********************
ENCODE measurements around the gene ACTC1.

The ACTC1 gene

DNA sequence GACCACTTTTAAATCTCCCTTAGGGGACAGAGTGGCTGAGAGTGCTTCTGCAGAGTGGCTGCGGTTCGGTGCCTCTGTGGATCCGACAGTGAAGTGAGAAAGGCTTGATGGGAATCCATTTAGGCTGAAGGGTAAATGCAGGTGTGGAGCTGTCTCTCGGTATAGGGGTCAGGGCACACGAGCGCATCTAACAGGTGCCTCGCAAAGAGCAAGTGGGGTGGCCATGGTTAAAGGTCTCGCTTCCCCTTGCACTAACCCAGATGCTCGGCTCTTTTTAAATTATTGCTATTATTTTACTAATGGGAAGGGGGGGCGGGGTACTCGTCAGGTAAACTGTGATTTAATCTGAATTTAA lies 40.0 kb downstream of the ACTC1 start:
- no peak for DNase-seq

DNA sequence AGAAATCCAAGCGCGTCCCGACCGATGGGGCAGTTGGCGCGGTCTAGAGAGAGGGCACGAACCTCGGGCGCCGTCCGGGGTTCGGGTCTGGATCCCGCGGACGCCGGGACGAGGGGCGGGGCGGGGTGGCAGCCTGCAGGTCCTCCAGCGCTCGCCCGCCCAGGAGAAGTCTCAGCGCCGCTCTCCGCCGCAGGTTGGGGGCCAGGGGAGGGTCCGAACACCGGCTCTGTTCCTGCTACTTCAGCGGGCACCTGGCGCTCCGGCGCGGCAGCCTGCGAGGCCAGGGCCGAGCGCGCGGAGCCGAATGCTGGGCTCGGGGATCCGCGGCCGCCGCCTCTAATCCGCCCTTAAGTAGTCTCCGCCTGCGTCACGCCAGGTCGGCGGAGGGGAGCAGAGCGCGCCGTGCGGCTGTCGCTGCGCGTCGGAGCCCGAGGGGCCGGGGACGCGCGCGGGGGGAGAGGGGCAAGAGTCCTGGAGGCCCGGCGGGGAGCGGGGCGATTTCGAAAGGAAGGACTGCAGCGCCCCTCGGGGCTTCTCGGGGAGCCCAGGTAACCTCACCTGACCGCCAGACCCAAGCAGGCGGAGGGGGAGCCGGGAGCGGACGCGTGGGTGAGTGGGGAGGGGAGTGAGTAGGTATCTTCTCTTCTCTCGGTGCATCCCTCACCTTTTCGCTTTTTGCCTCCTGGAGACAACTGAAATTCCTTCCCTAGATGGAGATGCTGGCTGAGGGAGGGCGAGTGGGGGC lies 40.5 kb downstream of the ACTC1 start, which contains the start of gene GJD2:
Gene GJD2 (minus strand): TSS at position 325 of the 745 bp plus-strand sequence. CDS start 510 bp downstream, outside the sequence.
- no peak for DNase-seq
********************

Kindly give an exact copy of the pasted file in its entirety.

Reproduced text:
ENCODE measurements around the gene ACTC1.

The ACTC1 gene

DNA sequence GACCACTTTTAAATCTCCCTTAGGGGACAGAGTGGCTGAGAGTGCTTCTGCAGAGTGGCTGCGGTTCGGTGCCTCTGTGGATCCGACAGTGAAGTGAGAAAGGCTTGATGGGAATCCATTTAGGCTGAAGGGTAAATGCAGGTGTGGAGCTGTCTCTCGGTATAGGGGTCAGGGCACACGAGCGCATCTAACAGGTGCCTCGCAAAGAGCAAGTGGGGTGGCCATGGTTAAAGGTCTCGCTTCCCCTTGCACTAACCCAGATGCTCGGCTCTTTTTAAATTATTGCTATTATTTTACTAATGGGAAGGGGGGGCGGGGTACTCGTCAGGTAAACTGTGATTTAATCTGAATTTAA lies 40.0 kb downstream of the ACTC1 start:
- no peak for DNase-seq

DNA sequence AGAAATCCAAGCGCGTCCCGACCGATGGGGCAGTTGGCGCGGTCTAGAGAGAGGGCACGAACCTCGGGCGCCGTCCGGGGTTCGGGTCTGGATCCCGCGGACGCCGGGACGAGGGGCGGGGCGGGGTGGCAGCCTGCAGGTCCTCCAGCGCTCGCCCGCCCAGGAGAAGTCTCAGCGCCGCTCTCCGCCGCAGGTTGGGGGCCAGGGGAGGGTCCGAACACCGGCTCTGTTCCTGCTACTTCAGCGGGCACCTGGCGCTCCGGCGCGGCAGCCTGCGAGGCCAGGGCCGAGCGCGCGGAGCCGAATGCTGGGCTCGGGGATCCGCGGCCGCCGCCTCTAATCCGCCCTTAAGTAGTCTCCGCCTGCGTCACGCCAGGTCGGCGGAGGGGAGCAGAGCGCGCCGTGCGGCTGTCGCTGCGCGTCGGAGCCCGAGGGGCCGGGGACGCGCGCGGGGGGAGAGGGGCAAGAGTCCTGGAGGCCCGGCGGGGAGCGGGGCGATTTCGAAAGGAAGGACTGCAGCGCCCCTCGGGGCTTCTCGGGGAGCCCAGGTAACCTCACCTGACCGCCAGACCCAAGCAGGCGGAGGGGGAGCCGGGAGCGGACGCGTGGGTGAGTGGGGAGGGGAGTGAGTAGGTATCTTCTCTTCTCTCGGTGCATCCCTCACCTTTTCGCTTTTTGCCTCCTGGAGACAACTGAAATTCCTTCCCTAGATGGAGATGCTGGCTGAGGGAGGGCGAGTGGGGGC lies 40.5 kb downstream of the ACTC1 start, which contains the start of gene GJD2:
Gene GJD2 (minus strand): TSS at position 325 of the 745 bp plus-strand sequence. CDS start 510 bp downstream, outside the sequence.
- no peak for DNase-seq